Citizen Kane: What’s in a name?

Citizen Kane is over 70 years old as of last week. There’s around the average life of a human being, isn’t that scary? Isn’t it more scary in the fact that I need to somehow find criticism for the greatest film ever made? Not in my opinion, don’t get me wrong it’s a fabulous film but it’s not along my line of what I want, but it’s still considered by some people the finest film ever made. Roger Ebert says it’s the most important too, although he hates video-games so he doesn’t exist in my opinion. Citizen Kane is a fine, fine film and a great story of the classic ‘no one man should have all that power‘.

I love how it’s so refreshing by modern standards. Shaky cam and big heavy visual tones are the artistic flavours of today, don’t get me wrong other techniques are at play, but it’s refreshing to see inventive filmmaking at its finest. I’ve long argued storytelling should come first in any medium and story second. Video-games are, at their very basics, a narrative medium given the procedurally generated story that comes about. Although if you want to hear me prattle on about games, you know where game critique corner is.

What is my problem with Citizen Kane then? Is it the acting or the plot or insert tiresome criticism here? Of course not. For one reason it’s because I’m a science-fiction nut and those stories, to me, go further than Kane’s POWER CORRUPTS! message and into the age-old question of what it means to be human. Power is one of those elements, definitely, but the film doesn’t go the whole hog. It’s a fantastic exploration of power and it stands on The Social Network‘s shoulders in terms of showing that in a visual way. What it misses out on is something quite simple.

Kane’s name throughout the film goes from Charles to Charlie to Mr Kane to Charlie to Charles again if I recall correctly. He goes from being powerless to powerful to angrily powerless. I like this subtle little drop, I love it that I’ve spent the last ten minutes Googling and it appears I’m the first one to notice this. In your face film graduates! What I realize now is the fact that this is a perfect reflection of the films main point, given that spoilers it’s about being oh so powerful but material wealth becoming meaningless. That being happy isn’t about people or things but it’s about just… being happy. A time when Kane was happy was Rosebud.

Citizen Kane as a film title is imposing of just the everyday man and the power he could have. It isn’t Charles Foster Kane but Citizen Kane which somehow makes me think of the commentary of Communism that Mr Welles was putting across. The film does an excellent job of displaying Kane as any ordinary person and how easily corruptible we all are, except for the fact that Kane inherited a short fortune first and turned it into a media empire. Although you could argue that given the size of what he inherited he could’ve done it from scratch anyway.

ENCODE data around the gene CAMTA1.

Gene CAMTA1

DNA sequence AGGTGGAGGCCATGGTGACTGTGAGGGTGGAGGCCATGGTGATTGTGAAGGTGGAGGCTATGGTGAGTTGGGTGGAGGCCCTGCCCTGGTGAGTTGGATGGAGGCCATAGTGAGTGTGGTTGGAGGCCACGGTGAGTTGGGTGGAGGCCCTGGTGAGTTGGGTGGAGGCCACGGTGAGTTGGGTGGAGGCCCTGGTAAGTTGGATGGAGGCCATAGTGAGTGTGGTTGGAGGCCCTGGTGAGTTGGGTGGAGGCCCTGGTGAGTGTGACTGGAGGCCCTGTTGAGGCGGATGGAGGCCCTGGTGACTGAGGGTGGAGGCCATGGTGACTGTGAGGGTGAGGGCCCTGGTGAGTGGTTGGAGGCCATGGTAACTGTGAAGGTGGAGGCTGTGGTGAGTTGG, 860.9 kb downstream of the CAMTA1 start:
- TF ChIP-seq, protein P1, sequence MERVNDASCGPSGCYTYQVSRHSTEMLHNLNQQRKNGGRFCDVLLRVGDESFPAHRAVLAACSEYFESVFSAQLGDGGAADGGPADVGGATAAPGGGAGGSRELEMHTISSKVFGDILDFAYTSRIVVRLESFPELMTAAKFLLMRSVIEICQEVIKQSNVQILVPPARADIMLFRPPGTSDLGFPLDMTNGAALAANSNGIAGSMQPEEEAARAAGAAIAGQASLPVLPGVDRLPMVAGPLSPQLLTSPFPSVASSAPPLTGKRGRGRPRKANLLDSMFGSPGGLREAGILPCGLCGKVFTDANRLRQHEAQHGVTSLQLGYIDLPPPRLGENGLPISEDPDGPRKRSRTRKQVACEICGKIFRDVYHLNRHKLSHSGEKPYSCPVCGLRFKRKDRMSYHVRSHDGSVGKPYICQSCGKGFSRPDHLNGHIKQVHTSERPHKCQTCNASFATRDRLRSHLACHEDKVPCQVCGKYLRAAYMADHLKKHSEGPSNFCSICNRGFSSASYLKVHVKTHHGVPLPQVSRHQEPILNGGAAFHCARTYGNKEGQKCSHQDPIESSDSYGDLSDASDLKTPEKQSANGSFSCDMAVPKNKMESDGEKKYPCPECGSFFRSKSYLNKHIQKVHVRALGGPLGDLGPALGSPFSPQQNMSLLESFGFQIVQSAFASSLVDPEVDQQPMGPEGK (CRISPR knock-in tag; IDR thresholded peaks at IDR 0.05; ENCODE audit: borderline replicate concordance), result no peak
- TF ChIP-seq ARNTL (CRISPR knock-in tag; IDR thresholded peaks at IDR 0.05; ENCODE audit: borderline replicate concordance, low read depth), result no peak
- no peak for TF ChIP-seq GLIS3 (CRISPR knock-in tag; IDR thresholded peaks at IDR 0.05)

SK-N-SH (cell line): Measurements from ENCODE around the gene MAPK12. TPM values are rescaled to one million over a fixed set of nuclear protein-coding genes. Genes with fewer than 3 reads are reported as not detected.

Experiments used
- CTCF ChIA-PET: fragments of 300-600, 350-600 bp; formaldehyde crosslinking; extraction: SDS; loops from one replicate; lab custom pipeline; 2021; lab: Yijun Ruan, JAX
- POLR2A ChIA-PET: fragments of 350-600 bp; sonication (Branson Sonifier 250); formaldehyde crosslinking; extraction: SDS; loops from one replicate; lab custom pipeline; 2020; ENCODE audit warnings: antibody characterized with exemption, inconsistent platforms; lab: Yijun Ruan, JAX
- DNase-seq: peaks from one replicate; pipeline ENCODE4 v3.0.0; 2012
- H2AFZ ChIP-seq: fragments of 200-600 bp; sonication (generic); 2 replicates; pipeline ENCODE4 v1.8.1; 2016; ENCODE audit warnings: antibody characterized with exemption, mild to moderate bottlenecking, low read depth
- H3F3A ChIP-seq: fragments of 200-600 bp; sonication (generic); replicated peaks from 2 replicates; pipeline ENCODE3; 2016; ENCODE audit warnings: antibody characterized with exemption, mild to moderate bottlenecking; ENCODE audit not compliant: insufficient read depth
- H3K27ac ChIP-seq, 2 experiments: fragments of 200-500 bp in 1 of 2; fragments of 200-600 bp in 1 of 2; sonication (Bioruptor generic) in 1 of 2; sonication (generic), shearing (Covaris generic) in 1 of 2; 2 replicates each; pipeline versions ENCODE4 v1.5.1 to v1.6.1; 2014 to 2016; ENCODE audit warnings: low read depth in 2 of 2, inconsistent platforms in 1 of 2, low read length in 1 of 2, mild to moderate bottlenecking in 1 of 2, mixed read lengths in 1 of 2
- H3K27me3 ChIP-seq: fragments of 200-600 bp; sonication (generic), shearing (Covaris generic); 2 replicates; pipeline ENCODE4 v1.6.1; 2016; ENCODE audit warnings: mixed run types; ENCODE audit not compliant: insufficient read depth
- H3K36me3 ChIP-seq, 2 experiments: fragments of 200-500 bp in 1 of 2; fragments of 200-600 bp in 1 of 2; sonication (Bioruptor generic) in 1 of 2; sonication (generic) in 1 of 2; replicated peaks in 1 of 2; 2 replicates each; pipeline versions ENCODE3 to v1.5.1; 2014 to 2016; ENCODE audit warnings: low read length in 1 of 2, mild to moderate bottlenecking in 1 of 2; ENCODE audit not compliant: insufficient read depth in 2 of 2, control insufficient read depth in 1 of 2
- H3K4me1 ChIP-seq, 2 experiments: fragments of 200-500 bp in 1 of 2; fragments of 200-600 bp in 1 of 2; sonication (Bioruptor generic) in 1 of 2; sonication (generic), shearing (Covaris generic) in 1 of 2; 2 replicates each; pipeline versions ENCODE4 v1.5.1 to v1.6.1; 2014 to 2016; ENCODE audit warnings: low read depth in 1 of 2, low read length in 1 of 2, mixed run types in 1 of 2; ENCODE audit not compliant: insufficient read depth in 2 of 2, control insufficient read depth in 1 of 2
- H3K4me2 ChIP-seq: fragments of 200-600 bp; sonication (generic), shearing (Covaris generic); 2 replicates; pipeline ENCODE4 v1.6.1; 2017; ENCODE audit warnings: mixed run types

As a name, Citizen Kane fails to perhaps capture some essence of what the film is about. Yes, this is clutching at the shortest of straws, but never shoot down any criticism unless it’s without reason. Consider Of Mice and Men and the way it references an age old Scottish poet and captures the main plot elements at play. Consider 2001: A Space Odyssey and how it so aptly portrays the future as something to be afraid of. Even The Social Network does this given it’s about the power, the idea, and the idea being Facebook. Citizen Kane is just about a man.

Conversely you could argue that there’s no disruption and that this is supposed to be all subtle. Although it’s hard to play around with when Kane is never said to be an ordinary citizen and his rise to power is essentially from a modest background. It’s somewhat similar with The Social Network in that Zuckerberg had financial backing but I doubt a Harvard student wouldn’t be able to find the money anywhere. Perhaps it’s just a trap that these films somewhat fall into. Brilliant people who got a privilege and then a chance, not citizens who got a chance.

Does Kane fail then? Of course not because what’s in a name? A name can strike fear, re-write the night and end wars in a blink of a word. The film is so powerful in demonstrating that power corrupts given it shows Kane with good intentions at first, as we all would, before becoming corrupted and eventually leading to self-destruction. My only argument is that this doesn’t reflect the name of the film, given he is a citizen but citizen is typically used to describe the everyman. The average Joe, Joe the plumber and not John McCain. Know what I mean?

I supported McCain ’08 by the way. Not Palin, hell no, but I preferred his realism to Obama’s over-promising idealism. Both suck really, lesser of two evils.

Anyway. Citizen Kane is a fine, fine film and it’s hard to find a fault. I found out something in the names of Kane and then in the title of the film, one was great and the other was picky. It’s hard to criticise a film that’s 70 years old and is considered faultless when, on every level and without that title, it pretty much is. There’s some differing acting and people staring into the camera, shouting and breaking the 4th wall but it never pushes you off the of edge. I’m grasping at little straws and I doubt this will mean anything to anyone, I don’t really care to be honest, given it sparks debate and people watch the films. Speaking of which, go watch Kane, it is slightly overrated but damn deserves it.

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